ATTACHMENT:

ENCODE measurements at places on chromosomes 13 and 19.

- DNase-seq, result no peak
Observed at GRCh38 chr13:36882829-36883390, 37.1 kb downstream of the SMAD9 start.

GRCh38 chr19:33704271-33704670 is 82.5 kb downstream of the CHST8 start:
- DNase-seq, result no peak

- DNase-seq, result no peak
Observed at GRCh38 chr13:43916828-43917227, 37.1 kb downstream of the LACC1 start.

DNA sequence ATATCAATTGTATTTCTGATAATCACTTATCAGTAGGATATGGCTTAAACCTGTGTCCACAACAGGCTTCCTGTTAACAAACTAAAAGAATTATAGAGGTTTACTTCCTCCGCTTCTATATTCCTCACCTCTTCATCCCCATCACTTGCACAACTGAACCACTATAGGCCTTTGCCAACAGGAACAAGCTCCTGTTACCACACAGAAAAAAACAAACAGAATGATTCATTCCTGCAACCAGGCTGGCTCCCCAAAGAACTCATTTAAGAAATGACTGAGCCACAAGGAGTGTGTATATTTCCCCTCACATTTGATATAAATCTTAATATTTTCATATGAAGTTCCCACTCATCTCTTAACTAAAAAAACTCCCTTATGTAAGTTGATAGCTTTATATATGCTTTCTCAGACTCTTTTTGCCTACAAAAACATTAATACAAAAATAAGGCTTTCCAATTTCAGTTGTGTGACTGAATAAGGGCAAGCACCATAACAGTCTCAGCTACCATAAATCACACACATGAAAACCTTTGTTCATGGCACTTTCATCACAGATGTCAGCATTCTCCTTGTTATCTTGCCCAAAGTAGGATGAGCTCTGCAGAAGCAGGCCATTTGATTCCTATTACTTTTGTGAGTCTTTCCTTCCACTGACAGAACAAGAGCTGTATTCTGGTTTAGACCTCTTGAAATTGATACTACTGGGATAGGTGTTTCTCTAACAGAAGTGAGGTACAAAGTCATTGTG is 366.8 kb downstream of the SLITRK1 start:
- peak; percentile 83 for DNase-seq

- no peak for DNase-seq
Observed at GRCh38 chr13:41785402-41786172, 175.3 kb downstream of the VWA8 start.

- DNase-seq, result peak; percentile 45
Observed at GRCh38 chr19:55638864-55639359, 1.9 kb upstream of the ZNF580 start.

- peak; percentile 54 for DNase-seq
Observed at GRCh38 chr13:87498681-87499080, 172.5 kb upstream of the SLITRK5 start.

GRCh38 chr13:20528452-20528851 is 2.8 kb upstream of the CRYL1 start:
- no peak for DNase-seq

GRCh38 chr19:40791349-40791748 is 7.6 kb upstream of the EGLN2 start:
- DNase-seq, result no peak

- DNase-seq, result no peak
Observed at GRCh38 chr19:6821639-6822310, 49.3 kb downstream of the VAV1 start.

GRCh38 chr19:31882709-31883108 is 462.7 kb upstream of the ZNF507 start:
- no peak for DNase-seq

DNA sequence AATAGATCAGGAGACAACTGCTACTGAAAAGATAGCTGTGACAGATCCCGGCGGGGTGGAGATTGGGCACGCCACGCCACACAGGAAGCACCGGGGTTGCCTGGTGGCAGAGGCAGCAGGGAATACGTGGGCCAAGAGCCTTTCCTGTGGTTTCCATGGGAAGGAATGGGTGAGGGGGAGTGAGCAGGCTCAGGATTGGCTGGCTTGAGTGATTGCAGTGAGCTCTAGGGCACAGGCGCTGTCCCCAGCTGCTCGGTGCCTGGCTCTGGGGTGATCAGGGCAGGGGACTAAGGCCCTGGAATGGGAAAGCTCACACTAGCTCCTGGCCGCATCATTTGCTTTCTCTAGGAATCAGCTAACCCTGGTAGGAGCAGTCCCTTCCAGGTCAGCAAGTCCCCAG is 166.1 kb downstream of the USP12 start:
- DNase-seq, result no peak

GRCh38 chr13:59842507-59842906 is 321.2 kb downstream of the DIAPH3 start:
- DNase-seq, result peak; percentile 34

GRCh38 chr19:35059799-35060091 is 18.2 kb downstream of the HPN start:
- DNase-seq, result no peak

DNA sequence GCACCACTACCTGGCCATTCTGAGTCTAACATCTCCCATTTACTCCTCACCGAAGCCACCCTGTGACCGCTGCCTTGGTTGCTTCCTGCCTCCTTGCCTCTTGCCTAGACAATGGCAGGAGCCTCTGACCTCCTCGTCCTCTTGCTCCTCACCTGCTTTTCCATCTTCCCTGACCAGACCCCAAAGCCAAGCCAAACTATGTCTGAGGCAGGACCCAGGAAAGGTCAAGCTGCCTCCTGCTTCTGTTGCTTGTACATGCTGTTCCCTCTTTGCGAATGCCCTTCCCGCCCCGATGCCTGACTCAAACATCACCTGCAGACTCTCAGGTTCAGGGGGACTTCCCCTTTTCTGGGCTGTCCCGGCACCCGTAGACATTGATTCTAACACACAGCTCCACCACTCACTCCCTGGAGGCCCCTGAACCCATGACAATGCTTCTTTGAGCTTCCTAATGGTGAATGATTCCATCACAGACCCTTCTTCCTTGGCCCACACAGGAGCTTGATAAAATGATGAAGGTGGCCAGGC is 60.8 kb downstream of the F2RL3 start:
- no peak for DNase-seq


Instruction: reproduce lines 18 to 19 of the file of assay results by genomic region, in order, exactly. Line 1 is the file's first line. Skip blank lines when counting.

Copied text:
GRCh38 chr19:40791349-40791748 is 7.6 kb upstream of the EGLN2 start:
- DNase-seq, result no peak